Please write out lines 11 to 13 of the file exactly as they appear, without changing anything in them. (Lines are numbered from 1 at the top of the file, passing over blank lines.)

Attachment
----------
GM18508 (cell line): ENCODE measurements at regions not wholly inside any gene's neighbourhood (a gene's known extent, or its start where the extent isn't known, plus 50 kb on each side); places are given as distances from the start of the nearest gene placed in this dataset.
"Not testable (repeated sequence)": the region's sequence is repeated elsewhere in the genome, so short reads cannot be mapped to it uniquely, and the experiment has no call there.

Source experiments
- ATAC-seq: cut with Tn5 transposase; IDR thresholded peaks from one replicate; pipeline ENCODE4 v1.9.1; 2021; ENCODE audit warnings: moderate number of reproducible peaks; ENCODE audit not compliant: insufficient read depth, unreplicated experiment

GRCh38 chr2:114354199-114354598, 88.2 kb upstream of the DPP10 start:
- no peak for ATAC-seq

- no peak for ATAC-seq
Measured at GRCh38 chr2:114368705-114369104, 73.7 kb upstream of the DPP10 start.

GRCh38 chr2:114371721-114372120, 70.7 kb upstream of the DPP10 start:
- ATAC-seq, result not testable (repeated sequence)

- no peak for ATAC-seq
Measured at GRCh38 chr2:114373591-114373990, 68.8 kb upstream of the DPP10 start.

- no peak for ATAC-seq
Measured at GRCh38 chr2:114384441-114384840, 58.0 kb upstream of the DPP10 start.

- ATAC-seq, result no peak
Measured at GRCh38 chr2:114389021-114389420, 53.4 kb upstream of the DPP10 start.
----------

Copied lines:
- no peak for ATAC-seq
Measured at GRCh38 chr2:114373591-114373990, 68.8 kb upstream of the DPP10 start.

- no peak for ATAC-seq